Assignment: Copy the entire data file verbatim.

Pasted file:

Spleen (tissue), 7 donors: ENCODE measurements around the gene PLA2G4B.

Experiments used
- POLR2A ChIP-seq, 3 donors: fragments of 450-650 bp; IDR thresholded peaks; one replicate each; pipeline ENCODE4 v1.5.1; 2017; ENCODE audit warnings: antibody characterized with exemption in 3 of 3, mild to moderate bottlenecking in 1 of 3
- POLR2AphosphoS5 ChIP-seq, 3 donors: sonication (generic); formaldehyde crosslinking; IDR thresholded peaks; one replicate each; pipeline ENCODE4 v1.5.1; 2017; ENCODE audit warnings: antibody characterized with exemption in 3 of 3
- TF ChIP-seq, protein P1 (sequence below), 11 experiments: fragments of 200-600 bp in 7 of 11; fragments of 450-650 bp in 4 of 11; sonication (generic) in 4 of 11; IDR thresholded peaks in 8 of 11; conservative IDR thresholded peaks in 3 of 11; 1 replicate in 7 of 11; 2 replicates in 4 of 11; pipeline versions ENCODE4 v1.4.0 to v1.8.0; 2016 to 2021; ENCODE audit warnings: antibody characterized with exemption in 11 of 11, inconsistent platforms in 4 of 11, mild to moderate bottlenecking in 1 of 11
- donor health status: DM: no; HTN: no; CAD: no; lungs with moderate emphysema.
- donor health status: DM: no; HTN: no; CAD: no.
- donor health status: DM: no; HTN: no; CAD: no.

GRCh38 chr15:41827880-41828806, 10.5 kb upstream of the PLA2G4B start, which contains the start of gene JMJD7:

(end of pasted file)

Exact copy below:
Spleen (tissue), 7 donors: ENCODE measurements around the gene PLA2G4B.

Experiments used
- POLR2A ChIP-seq, 3 donors: fragments of 450-650 bp; IDR thresholded peaks; one replicate each; pipeline ENCODE4 v1.5.1; 2017; ENCODE audit warnings: antibody characterized with exemption in 3 of 3, mild to moderate bottlenecking in 1 of 3
- POLR2AphosphoS5 ChIP-seq, 3 donors: sonication (generic); formaldehyde crosslinking; IDR thresholded peaks; one replicate each; pipeline ENCODE4 v1.5.1; 2017; ENCODE audit warnings: antibody characterized with exemption in 3 of 3
- TF ChIP-seq, protein P1 (sequence below), 11 experiments: fragments of 200-600 bp in 7 of 11; fragments of 450-650 bp in 4 of 11; sonication (generic) in 4 of 11; IDR thresholded peaks in 8 of 11; conservative IDR thresholded peaks in 3 of 11; 1 replicate in 7 of 11; 2 replicates in 4 of 11; pipeline versions ENCODE4 v1.4.0 to v1.8.0; 2016 to 2021; ENCODE audit warnings: antibody characterized with exemption in 11 of 11, inconsistent platforms in 4 of 11, mild to moderate bottlenecking in 1 of 11
- donor health status: DM: no; HTN: no; CAD: no; lungs with moderate emphysema.
- donor health status: DM: no; HTN: no; CAD: no.
- donor health status: DM: no; HTN: no; CAD: no.

GRCh38 chr15:41827880-41828806, 10.5 kb upstream of the PLA2G4B start, which contains the start of gene JMJD7: